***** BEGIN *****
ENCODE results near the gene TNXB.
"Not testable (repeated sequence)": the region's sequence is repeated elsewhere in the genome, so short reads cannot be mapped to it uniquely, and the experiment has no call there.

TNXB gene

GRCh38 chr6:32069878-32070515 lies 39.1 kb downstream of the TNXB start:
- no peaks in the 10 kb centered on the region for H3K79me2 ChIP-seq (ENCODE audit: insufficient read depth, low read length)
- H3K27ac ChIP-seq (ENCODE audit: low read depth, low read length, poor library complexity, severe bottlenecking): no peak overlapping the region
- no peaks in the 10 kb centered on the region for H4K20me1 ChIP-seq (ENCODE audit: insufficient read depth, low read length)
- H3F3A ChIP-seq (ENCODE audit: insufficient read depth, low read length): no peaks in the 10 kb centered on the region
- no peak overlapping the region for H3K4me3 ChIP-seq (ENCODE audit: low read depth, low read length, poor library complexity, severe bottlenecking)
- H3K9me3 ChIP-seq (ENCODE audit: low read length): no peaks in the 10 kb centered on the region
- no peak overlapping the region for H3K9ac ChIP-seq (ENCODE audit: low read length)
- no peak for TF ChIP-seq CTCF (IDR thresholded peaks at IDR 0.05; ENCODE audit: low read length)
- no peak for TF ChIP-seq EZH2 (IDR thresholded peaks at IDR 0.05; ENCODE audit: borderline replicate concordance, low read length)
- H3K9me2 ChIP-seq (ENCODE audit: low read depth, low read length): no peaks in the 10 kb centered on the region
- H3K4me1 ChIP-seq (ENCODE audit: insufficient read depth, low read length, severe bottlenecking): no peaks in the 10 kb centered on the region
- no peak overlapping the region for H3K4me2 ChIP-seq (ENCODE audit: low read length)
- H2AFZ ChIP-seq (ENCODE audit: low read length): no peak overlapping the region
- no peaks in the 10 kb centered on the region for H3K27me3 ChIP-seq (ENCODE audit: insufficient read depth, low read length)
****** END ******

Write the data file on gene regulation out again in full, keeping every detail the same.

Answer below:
ENCODE results near the gene TNXB.
"Not testable (repeated sequence)": the region's sequence is repeated elsewhere in the genome, so short reads cannot be mapped to it uniquely, and the experiment has no call there.

TNXB gene

GRCh38 chr6:32069878-32070515 lies 39.1 kb downstream of the TNXB start:
- no peaks in the 10 kb centered on the region for H3K79me2 ChIP-seq (ENCODE audit: insufficient read depth, low read length)
- H3K27ac ChIP-seq (ENCODE audit: low read depth, low read length, poor library complexity, severe bottlenecking): no peak overlapping the region
- no peaks in the 10 kb centered on the region for H4K20me1 ChIP-seq (ENCODE audit: insufficient read depth, low read length)
- H3F3A ChIP-seq (ENCODE audit: insufficient read depth, low read length): no peaks in the 10 kb centered on the region
- no peak overlapping the region for H3K4me3 ChIP-seq (ENCODE audit: low read depth, low read length, poor library complexity, severe bottlenecking)
- H3K9me3 ChIP-seq (ENCODE audit: low read length): no peaks in the 10 kb centered on the region
- no peak overlapping the region for H3K9ac ChIP-seq (ENCODE audit: low read length)
- no peak for TF ChIP-seq CTCF (IDR thresholded peaks at IDR 0.05; ENCODE audit: low read length)
- no peak for TF ChIP-seq EZH2 (IDR thresholded peaks at IDR 0.05; ENCODE audit: borderline replicate concordance, low read length)
- H3K9me2 ChIP-seq (ENCODE audit: low read depth, low read length): no peaks in the 10 kb centered on the region
- H3K4me1 ChIP-seq (ENCODE audit: insufficient read depth, low read length, severe bottlenecking): no peaks in the 10 kb centered on the region
- no peak overlapping the region for H3K4me2 ChIP-seq (ENCODE audit: low read length)
- H2AFZ ChIP-seq (ENCODE audit: low read length): no peak overlapping the region
- no peaks in the 10 kb centered on the region for H3K27me3 ChIP-seq (ENCODE audit: insufficient read depth, low read length)